On appeal from the New Jersey Racing Commission.
Approved for Publication May 3, 1996.
Before Judges Dreier, Kestin, J.A.D., and Cuff. The opinion of the court was delivered by Kestin, J.A.D.
The opinion of the court was delivered by: Kestin
The opinion of the court was delivered by KESTIN, J.A.D.
Four trainers licensed by the New Jersey Racing Commission appeal from a decision of the Commission imposing fines and suspending their licenses and privileges for extended periods ranging from thirty months to sixty-six months. We affirm.
The orders were based upon findings that horses under the care of each trainer had tested positive for the drug "fenspiride", thereby establishing violations of N.J.A.C. 13:71-23.6, the "trainer responsibility" rule, and N.J.A.C. 13:71-23.1, the "no medication" rule. The sanctions in each case included an eighteen-month suspension for the first instance in which a horse under a particular trainer's supervision was found with fenspiride in its system and twelve months for each additional instance.
After the respective races, customary testing was conducted of urine samples from the winning horses and others selected at random. On July 23, 1993, the first occasion on which a test for fenspiride was conducted, as well as on several subsequent occasions in the ten days following, the substance was detected. After repeat tests to verify accuracy, the trainers in this matter were charged.
The trainers requested and received a hearing before a panel of three racing Judges, N.J.S.A. 5:5-37a; N.J.A.C. 13:71-1.20; -2.3; -3.3, which determined that regulatory violations had occurred. The panel imposed fines and suspensions ranging from three years to six years. The record establishes that the Executive Director of the Commission communicated by telephone with the chief racing Judge and specified the periods of suspension that, in his view, needed to be imposed.
The matter was ultimately tried in a contested case hearing pursuant to the Administrative Procedure Act, N.J.S.A. 52:14B-9 and -10. The administrative law Judge issued an initial decision in which she found that fenspiride had been administered to the animals indicated on the occasions specified. In order to determine what penalties were appropriate, the Judge reviewed the records of each of the trainers, surveyed available background on penalties previously imposed by the Commission for the use of various types of substances, and focused upon the fact that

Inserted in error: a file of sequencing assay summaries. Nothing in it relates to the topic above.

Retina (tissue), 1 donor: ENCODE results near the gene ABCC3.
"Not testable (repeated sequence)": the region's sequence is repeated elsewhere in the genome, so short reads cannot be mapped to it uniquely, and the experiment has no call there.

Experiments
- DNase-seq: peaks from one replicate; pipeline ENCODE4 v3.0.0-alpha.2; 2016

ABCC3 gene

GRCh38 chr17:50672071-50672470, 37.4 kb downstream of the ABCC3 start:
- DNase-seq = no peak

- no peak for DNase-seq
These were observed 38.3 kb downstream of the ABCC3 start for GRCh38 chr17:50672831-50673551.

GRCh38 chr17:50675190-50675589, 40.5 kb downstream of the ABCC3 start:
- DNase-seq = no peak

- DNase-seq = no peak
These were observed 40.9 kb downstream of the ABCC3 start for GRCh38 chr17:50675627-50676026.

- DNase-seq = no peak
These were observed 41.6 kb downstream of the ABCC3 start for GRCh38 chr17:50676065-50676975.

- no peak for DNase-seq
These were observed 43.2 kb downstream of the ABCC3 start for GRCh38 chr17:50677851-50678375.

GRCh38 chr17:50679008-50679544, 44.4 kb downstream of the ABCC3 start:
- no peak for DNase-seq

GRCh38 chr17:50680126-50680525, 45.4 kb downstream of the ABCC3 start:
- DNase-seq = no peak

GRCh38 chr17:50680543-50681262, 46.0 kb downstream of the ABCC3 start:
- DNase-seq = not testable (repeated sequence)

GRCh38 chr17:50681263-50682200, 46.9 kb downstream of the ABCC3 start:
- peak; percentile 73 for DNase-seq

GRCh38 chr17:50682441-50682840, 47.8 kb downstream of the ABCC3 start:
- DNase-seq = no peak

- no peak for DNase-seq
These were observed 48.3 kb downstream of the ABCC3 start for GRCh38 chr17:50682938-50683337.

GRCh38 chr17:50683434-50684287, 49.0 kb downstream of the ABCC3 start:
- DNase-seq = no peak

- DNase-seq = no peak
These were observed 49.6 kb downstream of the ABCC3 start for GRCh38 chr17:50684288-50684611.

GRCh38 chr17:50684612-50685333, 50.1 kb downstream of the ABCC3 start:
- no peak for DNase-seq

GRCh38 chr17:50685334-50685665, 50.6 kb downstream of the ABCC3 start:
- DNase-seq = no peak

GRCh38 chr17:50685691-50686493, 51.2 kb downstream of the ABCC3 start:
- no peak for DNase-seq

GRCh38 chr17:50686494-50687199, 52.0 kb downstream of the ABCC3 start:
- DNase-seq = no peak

little is known about fenspiride.... For many years fenspiride was thought to be a bronchodilator. Only the most recent literature, has described it as an anti-broncho constrictor with anti-inflammatory properties. All of this research involves the drug's effect on human beings, not horses. Furthermore, the latest study is not necessarily the best simply because it was done most recently.
The Judge found also that the evidence before her provided no adequate basis to determine
the nature and effect of fenspiride, particularly in horses. However, it is probable that whoever administered the drug to these horses was under the impression that it is a bronchodilator and therefore a performance enhancer since that would reflect the long term thinking about the drug rather than the most recent Conclusions. Respondents have offered evidence to indicate that with a couple of exceptions, the horses performed primarily as expected rather than in any enhanced manner. The fact that the drug did not have the probable desired effect, however, should not in any way mitigate the penalty imposed.
that fenspiride should be treated as a Class 3 drug for purposes of imposing a penalty and the fact that it is not readily available for therapeutic purposes implies a surreptitious purpose in its administration and therefore, warrants a suspension toward the upper end of the range. With respect to the prior suspension records of each of the respondents, any prior suspensions for post race positives were ...